It has been found that if from 3 to 30% by weight of the solid part of the suspension is sodium carbonate or potassium carbonate a few to hardly any bubbles occur in the layer.

The best result is achieved with 18% by weight of sodium carbonate. When more than 30% by weight of carbonate are added it is found that the suspension is difficult to process.

It will be obvious that in the suspension potassium carbonate may also be used instead of sodium carbonate.

Patent Citations
Cited PatentFiling datePublication dateApplicantTitle
US2462763 *Nov 20, 1948Feb 22, 1949Met Proprietary Ltd DiProtectively coated ferrous metal surfaces and method of producing same
US3518116 *Jul 10, 1968Jun 30, 1970Acheson Ind IncCompositions and methods for producing electrically conductive coatings
US3947608 *Nov 1, 1974Mar 30, 1976U. S. Philips CorporationMethod of manufacturing an electrically conducting layer on an internal wall part of a cathode-ray tube
NL6610613A * Title not available
Referenced by
Citing PatentFiling datePublication dateApplicantTitle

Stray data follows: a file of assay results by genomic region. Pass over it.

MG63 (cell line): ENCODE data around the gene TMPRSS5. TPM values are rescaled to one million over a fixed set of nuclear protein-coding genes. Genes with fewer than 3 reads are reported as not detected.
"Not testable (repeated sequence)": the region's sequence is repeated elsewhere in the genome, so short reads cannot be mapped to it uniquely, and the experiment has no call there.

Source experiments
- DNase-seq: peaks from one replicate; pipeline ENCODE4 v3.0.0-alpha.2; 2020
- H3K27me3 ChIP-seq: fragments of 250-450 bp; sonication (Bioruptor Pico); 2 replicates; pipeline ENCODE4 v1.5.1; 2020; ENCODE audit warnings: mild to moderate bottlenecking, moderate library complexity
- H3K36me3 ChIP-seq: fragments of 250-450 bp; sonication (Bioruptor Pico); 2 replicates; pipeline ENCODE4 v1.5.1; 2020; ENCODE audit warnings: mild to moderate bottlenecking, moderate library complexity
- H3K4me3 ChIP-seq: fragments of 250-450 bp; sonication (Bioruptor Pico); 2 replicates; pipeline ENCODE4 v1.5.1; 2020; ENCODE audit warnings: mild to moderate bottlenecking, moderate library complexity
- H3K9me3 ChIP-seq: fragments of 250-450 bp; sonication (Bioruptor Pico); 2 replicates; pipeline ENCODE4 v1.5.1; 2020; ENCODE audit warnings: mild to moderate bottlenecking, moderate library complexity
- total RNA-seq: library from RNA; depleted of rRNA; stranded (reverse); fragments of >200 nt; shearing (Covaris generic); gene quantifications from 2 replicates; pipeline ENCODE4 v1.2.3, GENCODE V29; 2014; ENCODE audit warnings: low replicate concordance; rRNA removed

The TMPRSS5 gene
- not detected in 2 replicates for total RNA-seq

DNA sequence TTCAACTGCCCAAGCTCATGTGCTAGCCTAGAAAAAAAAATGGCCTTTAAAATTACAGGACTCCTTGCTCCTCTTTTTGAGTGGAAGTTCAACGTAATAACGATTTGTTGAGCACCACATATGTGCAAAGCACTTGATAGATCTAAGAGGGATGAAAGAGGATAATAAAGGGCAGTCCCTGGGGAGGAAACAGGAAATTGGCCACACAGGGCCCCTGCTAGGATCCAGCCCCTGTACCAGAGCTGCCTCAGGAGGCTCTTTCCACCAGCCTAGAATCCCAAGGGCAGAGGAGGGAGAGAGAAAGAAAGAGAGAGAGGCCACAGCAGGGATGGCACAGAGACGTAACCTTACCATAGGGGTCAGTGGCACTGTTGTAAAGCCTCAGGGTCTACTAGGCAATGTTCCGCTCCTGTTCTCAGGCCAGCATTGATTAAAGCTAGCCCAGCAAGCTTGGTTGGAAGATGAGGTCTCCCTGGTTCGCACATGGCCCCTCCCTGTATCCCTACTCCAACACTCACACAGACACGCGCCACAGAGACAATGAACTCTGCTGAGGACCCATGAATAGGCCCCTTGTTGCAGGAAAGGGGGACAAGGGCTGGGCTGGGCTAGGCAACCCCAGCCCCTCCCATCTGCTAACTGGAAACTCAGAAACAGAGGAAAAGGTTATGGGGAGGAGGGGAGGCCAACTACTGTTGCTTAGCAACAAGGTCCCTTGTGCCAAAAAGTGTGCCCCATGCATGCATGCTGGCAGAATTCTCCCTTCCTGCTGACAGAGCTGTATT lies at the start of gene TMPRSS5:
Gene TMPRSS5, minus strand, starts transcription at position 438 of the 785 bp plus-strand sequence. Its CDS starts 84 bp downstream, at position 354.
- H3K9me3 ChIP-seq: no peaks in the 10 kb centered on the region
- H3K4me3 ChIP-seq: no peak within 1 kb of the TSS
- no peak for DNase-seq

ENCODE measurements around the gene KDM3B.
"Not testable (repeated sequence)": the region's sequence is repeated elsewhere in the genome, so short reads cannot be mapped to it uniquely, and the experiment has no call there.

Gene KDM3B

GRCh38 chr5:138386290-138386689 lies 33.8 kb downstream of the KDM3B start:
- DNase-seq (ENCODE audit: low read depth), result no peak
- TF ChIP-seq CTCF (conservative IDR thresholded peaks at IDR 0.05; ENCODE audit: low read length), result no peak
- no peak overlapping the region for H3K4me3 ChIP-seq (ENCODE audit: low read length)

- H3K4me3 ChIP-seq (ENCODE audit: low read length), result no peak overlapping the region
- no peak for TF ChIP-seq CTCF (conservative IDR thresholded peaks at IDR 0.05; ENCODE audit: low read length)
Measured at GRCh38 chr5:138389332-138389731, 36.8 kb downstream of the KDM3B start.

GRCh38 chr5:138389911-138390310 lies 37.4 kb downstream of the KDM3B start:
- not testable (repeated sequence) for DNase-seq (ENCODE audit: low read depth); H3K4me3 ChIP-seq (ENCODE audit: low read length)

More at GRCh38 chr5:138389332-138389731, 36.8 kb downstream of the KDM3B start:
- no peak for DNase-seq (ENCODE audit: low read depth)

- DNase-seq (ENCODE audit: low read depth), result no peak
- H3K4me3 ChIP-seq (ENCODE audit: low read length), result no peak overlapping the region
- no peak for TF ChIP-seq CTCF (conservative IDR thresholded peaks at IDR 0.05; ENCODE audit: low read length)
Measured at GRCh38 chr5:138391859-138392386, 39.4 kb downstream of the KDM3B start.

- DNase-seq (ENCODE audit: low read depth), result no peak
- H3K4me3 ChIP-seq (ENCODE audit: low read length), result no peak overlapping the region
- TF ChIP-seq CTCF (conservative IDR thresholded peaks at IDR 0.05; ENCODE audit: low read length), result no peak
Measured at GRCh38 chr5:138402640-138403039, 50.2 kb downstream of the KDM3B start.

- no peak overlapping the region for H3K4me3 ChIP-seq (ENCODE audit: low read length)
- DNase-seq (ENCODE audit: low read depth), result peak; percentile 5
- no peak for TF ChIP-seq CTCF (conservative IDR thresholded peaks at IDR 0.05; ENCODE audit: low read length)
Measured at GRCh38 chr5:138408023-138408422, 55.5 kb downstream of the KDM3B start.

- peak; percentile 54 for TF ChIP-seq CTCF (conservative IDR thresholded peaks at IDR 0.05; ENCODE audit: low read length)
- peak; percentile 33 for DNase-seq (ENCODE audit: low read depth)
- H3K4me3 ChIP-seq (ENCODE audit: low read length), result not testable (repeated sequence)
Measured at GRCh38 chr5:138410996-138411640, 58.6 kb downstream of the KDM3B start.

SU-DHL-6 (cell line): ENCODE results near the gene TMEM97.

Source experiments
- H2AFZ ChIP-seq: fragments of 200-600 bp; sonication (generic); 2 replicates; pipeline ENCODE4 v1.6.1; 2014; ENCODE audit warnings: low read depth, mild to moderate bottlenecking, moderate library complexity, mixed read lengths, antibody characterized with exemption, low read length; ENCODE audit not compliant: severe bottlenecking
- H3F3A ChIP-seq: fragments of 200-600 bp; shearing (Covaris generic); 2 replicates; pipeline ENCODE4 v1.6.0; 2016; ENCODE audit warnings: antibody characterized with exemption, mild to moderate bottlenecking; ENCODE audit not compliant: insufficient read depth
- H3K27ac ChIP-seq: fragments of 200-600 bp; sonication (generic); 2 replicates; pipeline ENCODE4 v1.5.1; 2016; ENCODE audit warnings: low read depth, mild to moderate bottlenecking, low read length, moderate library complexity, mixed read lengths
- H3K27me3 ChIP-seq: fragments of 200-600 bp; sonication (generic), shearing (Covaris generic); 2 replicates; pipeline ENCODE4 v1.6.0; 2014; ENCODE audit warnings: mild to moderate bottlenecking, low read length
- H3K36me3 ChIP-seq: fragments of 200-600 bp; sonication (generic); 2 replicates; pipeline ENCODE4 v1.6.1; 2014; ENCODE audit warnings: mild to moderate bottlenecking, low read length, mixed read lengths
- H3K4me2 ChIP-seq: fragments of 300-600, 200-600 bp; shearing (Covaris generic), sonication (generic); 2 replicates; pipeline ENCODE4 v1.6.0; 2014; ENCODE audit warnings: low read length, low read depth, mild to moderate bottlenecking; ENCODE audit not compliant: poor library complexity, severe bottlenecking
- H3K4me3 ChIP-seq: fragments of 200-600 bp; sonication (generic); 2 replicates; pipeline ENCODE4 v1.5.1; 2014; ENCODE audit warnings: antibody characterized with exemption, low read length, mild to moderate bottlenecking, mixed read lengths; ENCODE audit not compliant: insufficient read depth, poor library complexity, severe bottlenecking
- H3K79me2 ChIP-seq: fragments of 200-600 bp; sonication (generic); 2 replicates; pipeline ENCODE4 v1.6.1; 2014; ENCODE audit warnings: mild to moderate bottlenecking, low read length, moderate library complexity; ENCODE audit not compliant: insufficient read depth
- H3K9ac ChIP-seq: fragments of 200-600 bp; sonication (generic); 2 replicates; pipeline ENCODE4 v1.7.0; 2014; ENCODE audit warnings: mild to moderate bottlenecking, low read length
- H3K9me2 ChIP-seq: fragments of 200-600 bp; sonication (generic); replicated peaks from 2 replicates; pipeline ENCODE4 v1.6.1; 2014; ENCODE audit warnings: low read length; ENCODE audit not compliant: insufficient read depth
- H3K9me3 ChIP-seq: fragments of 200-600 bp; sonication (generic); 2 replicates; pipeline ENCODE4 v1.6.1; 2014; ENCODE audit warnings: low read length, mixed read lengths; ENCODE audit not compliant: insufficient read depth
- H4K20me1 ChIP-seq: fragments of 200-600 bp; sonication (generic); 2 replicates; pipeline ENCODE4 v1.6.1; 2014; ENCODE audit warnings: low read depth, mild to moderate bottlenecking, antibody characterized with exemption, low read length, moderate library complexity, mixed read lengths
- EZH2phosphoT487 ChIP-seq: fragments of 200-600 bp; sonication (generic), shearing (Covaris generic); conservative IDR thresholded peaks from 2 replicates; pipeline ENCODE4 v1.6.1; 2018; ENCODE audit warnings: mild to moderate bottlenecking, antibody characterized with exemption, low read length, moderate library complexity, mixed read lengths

US4196227 *Apr 20, 1978Apr 1, 1980Wagner Electric CorporationMixing with organic silicate, silk screening
US5147460 *May 20, 1991Sep 15, 1992Acheson Industries, Inc.Internal coating materials for a cathode ray tube
US5366758 *Apr 8, 1992Nov 22, 1994Jang Hyung IImproving withstand voltage of a high voltage side of a cathode ray tube
US5690992 *Apr 1, 1996Nov 25, 1997U.S. Philips CorporationGlass, enamel layer containing chromium oxide
Classifications
U.S. Classification427/64, 252/502, 427/106, 427/397.8, 427/122, 252/510, 106/626
International ClassificationH01J9/20, H01B1/18, H01J29/88
Cooperative ClassificationH01J29/88, H01J9/20, H01B1/18
European ClassificationH01J29/88, H01B1/18, H01J9/20